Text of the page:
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The Broken Record Technique

by Lee Henderson

In the west there was a massive stand of cumulus cloud so like a city seen from a distance – from the bow of an approaching ship – that it might have had a name.” That elegant sentence comes from the late John Cheever’s most famous short story, “The Swimmer,” a satire about a man who swims a relay of suburban pools to his empty home. Like all great writers, Cheever had a talent analogous to that of a virtuoso musician, bearing his tremendous understanding of musical form (rhythm, melody, tone) with humility.

Lee Henderson’s story “The Runner,” one of nine in his first collection, The Broken Record Technique, bears the subheading “after John Cheever.” The story of a man who jogs a relay of fitness-club treadmills across Vancouver, “The Runner” so offends the legacy of Cheever that, if the writing weren’t so bad, one would suspect a parody.

Henderson joins writers like Sheila Heti, Hal Niedzviecki, and Judy MacDonald in adopting a trendy “faux naive” style. Treating language like playdough, he twists and stretches it beyond breaking, forming weird, often gratuitously impenetrable stories about suffering children, evil and forlorn adults, and talking inanimate objects. Rare moments of cleverness, even beauty, seem the product of chance rather than control.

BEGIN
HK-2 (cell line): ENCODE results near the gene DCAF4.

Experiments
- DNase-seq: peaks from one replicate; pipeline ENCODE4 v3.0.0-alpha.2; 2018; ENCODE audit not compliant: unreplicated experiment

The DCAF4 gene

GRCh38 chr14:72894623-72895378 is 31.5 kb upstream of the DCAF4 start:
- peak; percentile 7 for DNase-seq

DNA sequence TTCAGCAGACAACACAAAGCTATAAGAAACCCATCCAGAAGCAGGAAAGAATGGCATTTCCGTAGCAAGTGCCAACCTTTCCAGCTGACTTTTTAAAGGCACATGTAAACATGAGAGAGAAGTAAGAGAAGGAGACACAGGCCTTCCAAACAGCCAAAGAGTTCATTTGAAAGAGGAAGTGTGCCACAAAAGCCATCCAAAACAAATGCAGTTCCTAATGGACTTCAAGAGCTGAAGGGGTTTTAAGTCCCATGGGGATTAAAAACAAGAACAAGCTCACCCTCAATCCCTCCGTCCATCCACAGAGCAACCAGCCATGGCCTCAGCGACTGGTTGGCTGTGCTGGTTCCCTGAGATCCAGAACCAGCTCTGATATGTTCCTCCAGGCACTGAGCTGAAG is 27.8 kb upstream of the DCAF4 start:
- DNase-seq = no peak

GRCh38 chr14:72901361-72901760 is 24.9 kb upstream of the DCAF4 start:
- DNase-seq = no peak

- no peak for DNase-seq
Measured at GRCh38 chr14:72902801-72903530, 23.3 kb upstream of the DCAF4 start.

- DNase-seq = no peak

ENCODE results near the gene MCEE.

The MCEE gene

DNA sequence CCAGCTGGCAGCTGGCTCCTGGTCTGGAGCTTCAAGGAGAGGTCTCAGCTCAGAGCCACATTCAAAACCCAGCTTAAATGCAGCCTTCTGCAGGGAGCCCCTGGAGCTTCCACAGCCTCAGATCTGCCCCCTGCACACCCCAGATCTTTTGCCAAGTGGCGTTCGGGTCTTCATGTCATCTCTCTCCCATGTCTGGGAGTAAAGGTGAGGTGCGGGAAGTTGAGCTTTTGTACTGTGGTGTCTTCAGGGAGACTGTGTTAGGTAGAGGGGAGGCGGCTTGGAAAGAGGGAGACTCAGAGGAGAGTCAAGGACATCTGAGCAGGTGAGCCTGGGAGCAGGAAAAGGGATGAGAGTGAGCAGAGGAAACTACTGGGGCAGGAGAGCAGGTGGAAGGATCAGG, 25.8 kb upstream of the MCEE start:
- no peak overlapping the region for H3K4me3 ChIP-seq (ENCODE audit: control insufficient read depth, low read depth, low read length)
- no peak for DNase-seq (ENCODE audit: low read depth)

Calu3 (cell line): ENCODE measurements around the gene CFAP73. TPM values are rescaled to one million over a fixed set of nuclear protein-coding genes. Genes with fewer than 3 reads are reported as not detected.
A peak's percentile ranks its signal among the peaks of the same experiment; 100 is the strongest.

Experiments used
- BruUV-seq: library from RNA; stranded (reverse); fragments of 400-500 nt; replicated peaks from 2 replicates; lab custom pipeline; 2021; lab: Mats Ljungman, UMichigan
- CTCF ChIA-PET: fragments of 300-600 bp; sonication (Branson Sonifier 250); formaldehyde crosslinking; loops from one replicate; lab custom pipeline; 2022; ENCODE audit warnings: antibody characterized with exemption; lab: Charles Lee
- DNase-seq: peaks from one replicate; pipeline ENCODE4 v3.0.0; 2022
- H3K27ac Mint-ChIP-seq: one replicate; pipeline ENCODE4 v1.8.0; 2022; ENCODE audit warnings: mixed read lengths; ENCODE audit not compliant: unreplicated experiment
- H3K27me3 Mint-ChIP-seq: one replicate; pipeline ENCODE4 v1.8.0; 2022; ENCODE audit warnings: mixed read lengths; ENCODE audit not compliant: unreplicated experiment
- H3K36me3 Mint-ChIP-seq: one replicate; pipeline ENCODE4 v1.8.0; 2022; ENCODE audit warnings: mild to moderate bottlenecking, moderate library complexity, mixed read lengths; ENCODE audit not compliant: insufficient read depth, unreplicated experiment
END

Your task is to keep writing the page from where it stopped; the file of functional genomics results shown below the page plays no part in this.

Heralded by some as experimental, the style is invariably undermined by technical ineptitude. Henderson struggles with such basics as character and setting, pronoun usage, dialogue, and avoiding clichés. Gaffes abound, and while they may be naive, they certainly aren’t faux. Henderson’s writing abandons humility, placing itself condemningly above its subjects, sneering with petty irony, often denying characters even the dignity of a name – proving that a great gulf lies between experimentation and learning to write.